In this post, I would like to share a walkthrough of the Analytics Machine from Hack the Box

This room will be considered an Easy machine on Hack the Box

What will you gain from the Analytics machine?

For the user flag, you will need to use the pre-authentication Remote Code Execution (RCE) exploit employed to leak a setup token, enabling the initiation of server setup. This involves injecting code into the configuration to achieve code execution. Within the Metabase container, credentials stored in environment variables are discovered and leveraged to gain access to the host.

As for the root flag, you need to exploit the GameOver(lay) vulnerability to get a shell as root and include a video explaining the exploit.

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Academy link can be found

Information Gathering on Analytics Machine

Once we have started the VPN connection which requires a download from Hackthebox, we can start

└──╼ $ nmap -sV -sC -oA initial
Starting Nmap 7.93 ( ) at 2023-10-12 20:25 EDT
Nmap scan report for analytical.htb (
Host is up (0.17s latency).
Not shown: 998 closed tcp ports (conn-refused)
22/tcp open  ssh     OpenSSH 8.9p1 Ubuntu 3ubuntu0.4 (Ubuntu Linux; protocol 2.0)
| ssh-hostkey: 
|   256 3eea454bc5d16d6fe2d4d13b0a3da94f (ECDSA)
|_  256 64cc75de4ae6a5b473eb3f1bcfb4e394 (ED25519)
80/tcp open  http    nginx 1.18.0 (Ubuntu)
|_http-server-header: nginx/1.18.0 (Ubuntu)
|_http-title: Analytical
Service Info: OS: Linux; CPE: cpe:/o:linux:linux_kernel

Service detection performed. Please report any incorrect results at .
Nmap done: 1 IP address (1 host up) scanned in 23.35 seconds
└──╼ $ 

Let’s access the website interface

Nothing looks interesting on the website interface except for the login button

The page will be redirected to a subdomain as data.analytical.htb but we didn’t have any credentials to enter the username and password section

CVE-2023-38646 Poc

After doing some research, I found two interesting links which all related to CVE-2023-38646

Based on the article found here, let’s try to play around and manage to find some JSON information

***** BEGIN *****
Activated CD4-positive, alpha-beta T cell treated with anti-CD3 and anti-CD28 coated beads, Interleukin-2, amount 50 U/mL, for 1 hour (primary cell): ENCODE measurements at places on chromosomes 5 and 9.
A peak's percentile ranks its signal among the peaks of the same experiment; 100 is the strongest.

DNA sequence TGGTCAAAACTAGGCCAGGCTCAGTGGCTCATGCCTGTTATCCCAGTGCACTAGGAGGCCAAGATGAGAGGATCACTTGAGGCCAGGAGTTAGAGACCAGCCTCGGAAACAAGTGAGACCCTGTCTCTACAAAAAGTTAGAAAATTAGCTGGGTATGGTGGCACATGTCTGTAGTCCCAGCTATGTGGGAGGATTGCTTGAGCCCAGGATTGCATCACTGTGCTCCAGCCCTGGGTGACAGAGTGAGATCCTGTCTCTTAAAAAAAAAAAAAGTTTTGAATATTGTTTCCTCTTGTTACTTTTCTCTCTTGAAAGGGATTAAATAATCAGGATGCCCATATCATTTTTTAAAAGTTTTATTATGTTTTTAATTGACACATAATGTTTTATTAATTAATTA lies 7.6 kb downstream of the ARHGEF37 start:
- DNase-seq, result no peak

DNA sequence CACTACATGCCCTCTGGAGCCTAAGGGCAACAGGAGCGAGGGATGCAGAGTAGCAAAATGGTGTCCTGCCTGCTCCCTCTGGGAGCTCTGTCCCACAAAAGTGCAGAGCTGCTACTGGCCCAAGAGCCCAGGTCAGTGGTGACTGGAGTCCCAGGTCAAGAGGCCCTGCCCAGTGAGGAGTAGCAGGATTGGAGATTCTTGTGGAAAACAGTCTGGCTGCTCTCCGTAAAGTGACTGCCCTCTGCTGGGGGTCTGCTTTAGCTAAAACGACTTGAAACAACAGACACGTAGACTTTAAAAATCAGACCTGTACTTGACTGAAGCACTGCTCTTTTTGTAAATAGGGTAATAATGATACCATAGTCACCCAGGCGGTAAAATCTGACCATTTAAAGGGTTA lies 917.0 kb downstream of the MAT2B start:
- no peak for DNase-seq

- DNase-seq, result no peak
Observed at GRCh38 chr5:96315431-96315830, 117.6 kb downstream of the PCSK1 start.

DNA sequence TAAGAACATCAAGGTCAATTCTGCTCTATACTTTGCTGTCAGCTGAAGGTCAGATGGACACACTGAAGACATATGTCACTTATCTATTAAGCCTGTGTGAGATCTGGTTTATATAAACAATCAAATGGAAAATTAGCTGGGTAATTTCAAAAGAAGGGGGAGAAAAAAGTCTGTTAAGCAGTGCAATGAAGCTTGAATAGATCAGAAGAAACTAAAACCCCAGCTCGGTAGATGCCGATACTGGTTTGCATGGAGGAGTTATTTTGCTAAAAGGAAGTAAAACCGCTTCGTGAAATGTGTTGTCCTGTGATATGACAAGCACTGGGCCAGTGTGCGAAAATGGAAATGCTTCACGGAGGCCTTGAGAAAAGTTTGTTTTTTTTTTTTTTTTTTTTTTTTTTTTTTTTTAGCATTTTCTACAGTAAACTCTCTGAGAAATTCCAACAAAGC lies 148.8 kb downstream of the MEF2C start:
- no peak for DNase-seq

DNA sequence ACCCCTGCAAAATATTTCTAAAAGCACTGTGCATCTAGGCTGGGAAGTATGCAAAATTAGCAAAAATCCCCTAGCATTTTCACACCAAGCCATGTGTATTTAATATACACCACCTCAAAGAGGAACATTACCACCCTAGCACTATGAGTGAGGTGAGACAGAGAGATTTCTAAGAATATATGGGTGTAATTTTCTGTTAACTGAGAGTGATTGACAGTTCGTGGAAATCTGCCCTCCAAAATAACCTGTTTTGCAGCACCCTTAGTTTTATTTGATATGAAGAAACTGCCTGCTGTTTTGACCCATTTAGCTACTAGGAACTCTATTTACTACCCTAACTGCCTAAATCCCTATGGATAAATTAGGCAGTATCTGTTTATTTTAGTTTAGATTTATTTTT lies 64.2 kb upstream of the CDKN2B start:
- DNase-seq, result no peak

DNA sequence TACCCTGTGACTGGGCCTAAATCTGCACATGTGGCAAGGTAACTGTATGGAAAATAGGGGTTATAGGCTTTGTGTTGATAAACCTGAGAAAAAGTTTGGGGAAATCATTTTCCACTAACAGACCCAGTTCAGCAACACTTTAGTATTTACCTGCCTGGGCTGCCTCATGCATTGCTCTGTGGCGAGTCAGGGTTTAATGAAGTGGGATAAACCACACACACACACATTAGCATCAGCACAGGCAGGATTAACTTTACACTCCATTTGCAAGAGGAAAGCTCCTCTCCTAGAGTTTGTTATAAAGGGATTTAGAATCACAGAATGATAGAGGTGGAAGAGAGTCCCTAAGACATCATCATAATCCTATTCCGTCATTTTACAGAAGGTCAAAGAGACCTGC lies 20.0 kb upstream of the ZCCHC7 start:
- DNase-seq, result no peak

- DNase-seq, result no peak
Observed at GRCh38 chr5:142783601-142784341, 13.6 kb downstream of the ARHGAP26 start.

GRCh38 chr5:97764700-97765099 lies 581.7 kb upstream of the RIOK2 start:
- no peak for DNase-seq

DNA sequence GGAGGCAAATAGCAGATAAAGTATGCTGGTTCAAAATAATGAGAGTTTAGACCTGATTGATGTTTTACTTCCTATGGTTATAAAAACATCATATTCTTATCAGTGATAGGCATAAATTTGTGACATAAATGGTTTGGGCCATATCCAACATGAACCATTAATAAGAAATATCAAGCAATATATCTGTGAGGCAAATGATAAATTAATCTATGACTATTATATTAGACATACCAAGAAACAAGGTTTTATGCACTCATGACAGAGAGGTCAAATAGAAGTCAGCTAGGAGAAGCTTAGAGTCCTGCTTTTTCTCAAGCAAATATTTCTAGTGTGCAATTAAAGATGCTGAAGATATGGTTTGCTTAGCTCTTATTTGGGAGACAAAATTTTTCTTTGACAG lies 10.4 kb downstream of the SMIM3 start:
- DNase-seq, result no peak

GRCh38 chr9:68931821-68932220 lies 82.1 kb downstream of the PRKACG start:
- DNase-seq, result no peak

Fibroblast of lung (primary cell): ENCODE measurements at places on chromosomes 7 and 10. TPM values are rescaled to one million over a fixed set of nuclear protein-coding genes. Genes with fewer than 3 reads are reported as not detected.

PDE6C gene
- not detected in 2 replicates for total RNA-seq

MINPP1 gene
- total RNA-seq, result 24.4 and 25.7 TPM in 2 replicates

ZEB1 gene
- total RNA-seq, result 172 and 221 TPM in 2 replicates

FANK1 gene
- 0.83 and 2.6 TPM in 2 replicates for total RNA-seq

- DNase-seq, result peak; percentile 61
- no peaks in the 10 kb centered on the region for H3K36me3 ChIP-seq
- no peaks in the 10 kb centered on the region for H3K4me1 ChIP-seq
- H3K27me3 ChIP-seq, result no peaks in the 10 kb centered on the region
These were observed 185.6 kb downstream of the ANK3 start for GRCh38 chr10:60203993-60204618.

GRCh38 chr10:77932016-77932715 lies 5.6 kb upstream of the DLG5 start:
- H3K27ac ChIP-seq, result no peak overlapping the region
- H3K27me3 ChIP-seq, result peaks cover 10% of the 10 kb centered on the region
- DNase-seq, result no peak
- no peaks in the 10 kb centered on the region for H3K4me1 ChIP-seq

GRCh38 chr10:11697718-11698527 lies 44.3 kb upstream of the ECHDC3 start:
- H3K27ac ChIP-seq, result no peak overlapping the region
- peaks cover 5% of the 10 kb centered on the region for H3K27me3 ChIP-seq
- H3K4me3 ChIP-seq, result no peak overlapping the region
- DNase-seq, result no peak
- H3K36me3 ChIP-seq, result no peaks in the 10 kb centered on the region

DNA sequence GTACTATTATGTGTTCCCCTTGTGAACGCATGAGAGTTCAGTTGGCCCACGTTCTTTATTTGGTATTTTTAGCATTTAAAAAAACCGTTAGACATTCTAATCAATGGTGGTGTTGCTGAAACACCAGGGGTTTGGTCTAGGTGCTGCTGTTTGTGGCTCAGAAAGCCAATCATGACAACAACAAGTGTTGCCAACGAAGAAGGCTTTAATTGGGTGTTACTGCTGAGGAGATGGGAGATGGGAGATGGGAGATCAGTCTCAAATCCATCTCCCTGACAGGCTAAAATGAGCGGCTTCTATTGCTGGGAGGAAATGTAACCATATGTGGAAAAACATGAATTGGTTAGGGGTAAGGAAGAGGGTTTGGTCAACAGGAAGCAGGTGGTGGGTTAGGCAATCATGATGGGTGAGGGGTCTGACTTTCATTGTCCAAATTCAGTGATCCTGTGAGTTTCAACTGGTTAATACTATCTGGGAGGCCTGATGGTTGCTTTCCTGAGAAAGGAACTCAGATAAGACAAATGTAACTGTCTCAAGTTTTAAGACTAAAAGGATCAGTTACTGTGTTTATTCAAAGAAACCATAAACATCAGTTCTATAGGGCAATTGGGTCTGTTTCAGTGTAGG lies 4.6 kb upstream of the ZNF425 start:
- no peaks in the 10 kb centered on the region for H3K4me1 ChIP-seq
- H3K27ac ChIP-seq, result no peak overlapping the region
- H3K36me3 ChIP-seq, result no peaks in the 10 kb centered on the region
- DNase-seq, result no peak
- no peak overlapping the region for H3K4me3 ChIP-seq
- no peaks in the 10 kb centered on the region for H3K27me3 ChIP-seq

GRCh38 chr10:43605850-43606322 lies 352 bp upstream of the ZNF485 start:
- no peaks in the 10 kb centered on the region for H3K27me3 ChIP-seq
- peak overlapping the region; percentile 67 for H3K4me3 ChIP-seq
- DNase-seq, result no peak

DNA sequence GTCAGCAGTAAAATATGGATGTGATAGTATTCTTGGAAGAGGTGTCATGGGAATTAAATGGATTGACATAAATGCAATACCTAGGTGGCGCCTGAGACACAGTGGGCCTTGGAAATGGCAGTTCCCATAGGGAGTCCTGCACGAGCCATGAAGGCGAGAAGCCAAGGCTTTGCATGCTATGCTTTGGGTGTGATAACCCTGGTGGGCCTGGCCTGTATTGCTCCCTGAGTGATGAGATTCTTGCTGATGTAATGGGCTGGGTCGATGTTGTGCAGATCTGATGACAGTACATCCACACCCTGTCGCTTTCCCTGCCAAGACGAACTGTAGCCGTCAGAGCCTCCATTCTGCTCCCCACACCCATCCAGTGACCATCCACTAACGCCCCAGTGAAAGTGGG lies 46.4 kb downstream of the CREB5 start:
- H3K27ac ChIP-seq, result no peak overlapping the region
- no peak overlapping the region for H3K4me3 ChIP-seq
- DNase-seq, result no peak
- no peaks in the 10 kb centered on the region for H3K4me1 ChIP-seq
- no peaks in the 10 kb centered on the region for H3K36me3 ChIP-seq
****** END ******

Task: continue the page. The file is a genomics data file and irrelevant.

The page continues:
When I try to scroll down the response output, I notice a setup-token that can be used in the next stage.

As a result, let’s try to validate the setup-token and surprisingly, I got an unexpected response. However, we are missing the API endpoint at this point

Let’s try to insert the payload that i found earlier on the request and i noticed that the response said “token does not match the setup token.”

Therefore, let’s start our python server on our attacker’s machine

At last, we have solved the issues where the token is correct.

On the Python server, the upload process work is completed even though the file request does not exist at all

For us to retrieve the shell connection, we need to start our listener

We should insert the reverse shell command that has been encoded with base64

The connection comes back to us, but we face an error we can proceed using pwncat-cs

Therefore, let’s catch the connection using the basic listener which is netcat

However, I notice that we are inside the docker environment

From my experience, we should check on the /proc/self/environ whether anything is interesting mentioned. We notice that the username and password have been mentioned.

Let’s access the machine with the credentials that we found earlier.

We can read the user flag by typing the “cat user.txt” command

Escalate to Root Privileges Access on Analytics machine

As usual, let’s check whether there’s a binary that we can investigate further

We managed to find the vulnerability after doing some research on the internet

The keyword for the search is #25-22.04.2-Ubuntu

We can use those commands to retrieve a root shell

As a result, we managed to create a bash file which we can use to escalate to the root

We need to execute the command above to switch to root privileges access

Finally, we are inside the root shell

Another way to obtain a root shell

Let’s download the GitHub file into our attacker’s machine

There are only two files inside the directory

As a result, let’s compile the c script

Let’s upload the malicious file into /dev/shm directory on the victim’s machine but sadly it doesn’t work

Let’s change to a different directory on the machine which /tmp and surprisingly it works like a charm

We can read the root flag by typing the “cat root.txt” command

Escalate to Root Privileges Access